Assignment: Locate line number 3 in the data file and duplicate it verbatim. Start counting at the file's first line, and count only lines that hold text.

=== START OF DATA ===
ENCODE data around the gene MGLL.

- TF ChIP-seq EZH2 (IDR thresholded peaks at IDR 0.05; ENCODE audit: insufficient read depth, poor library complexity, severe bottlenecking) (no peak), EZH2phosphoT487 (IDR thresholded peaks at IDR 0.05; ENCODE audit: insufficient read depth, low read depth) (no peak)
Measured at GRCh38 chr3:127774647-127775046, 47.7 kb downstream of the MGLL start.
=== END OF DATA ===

Measured at GRCh38 chr3:127774647-127775046, 47.7 kb downstream of the MGLL start.